Clearly this is a massive market, and with leaders like Linda helping to usher in new ideas and companies that will elevate women’s health, it is worth taking note of what is happening, especially in light of the regression we are seeing in reproductive health in the United States.

We wanted to get a sense of how Avestria is leading the way, so we spoke to Linda about why focusing on women’s health is important, and some of the exciting startups she is currently supporting.

Can you tell us where your interest in funding women’s health began? 

I’ve been involved with healthcare and life-science companies for a large part of my career. My “aha!” moment, though – the one that eventually led to Avestria and funding women’s health –  came after two of my Harvard Business School classmates and I formed LMN Ventures in 2010. While we were investing our own capital through LMN, we came across nVision Medical

Founded and run by Surbhi Sana, this startup had developed a less invasive and low-cost medical device for early detection of ovarian cancer, before the cancer metastasized, and the fatality rate increased drastically. However, nVision’s early investors were all women; Surbhi noticed that many male venture capitalists became uncomfortable when she used the word “vagina” or brought out anatomy diagrams. Some even told her “Oh. This is a women’s issue.” 

After hearing about Surbhi’s fundraising experiences, my LMN colleague, Corinne Nevinny, and I realized that the majority of male investors just didn’t understand the need for Surbhi’s innovation – or, really, for most innovations in women’s health.  Surbhi is a woman of color leading a women’s health company which was also a disadvantage to her when it came to fundraising since the investment world is male-dominated.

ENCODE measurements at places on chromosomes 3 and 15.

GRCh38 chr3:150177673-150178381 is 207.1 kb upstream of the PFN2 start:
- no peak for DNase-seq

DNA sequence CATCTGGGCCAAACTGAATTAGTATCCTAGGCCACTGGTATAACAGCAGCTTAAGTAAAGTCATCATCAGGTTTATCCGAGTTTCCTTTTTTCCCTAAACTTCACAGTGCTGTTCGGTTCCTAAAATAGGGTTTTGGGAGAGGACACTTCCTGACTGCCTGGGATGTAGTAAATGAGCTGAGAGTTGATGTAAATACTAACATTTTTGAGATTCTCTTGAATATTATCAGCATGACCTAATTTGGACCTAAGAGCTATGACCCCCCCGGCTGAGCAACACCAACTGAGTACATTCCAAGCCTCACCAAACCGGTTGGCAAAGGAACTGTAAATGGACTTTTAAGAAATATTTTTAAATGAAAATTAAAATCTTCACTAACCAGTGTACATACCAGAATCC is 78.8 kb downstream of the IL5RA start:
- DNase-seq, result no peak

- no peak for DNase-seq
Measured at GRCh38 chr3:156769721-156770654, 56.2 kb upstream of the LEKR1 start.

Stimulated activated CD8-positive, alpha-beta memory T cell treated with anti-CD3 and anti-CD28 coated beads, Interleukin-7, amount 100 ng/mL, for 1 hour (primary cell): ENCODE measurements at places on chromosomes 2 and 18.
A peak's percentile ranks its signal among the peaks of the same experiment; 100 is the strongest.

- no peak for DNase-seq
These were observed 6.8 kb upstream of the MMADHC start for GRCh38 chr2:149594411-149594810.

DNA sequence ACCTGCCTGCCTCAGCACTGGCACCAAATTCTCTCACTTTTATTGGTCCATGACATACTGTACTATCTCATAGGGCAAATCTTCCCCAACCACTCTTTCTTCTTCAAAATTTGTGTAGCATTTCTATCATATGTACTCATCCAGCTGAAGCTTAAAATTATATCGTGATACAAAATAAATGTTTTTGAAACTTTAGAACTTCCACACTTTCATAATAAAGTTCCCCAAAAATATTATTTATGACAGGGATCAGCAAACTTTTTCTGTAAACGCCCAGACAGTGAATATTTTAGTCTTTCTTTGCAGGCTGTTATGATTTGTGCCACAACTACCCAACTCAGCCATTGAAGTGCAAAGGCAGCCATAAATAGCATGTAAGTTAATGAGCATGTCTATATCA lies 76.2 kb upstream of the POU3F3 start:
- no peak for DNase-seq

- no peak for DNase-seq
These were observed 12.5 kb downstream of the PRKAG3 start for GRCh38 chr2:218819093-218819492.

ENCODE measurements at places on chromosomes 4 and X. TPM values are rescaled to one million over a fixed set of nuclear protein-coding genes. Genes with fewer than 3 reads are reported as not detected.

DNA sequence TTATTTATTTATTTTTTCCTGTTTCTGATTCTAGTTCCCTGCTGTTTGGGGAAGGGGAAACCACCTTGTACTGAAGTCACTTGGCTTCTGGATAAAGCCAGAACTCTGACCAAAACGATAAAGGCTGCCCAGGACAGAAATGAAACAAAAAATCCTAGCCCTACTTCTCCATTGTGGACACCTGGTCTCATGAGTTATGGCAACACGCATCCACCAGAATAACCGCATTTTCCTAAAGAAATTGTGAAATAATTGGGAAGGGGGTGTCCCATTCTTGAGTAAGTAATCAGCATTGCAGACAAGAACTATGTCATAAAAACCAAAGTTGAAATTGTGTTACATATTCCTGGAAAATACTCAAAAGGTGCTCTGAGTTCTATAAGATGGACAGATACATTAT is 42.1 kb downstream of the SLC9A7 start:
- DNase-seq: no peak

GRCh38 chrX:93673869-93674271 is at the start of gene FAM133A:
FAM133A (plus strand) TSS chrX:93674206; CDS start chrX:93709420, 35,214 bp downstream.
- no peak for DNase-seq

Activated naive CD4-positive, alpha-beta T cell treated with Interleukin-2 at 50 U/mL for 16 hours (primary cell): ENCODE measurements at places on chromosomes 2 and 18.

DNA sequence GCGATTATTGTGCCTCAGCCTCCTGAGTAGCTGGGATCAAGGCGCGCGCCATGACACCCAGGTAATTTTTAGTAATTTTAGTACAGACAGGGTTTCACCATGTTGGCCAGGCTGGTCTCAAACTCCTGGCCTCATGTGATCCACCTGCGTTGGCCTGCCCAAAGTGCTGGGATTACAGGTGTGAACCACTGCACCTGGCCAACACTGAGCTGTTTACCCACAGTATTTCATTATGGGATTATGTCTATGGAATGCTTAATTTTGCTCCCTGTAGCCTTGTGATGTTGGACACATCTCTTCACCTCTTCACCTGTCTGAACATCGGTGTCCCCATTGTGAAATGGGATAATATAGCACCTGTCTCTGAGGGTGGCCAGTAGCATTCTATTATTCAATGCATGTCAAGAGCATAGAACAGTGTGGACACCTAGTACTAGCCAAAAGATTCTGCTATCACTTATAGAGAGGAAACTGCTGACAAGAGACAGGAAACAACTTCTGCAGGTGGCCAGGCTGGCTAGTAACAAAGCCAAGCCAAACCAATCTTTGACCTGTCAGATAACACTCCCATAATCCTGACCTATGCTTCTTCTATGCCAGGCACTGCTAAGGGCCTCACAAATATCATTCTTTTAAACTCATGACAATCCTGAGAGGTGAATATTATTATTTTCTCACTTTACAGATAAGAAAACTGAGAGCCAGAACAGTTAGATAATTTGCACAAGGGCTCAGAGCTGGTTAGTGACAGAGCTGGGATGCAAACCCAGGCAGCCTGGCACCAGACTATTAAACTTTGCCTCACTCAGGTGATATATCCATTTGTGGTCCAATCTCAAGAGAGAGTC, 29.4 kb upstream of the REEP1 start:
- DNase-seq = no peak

Surbhi did end up raising the necessary funds, and in 2018, nVision was sold  to Boston Scientific for up to $275 million dollars. A year later, in 2019, Corinne Nevinny and I founded Avestria Ventures to invest in early-stage women’s health and female-led life science ventures. 

How did you initially get into the Venture Capital world, and what did you originally set out to fund?

At LMN, my business school-classmates-turned-investment-colleagues targeted female-founded businesses, specifically in the clean/green and health/wellness sectors. 

But I had experience in the venture capital world even before then. I have not only been a venture capitalist investing funds in healthcare/life science companies but also a part of life science companies that were venture-backed, such as VitaPath Genetics, Singulex, Raindance Technologies (sold to Bio-Rad), and Linkage Biosciences (sold to Thermo Fisher).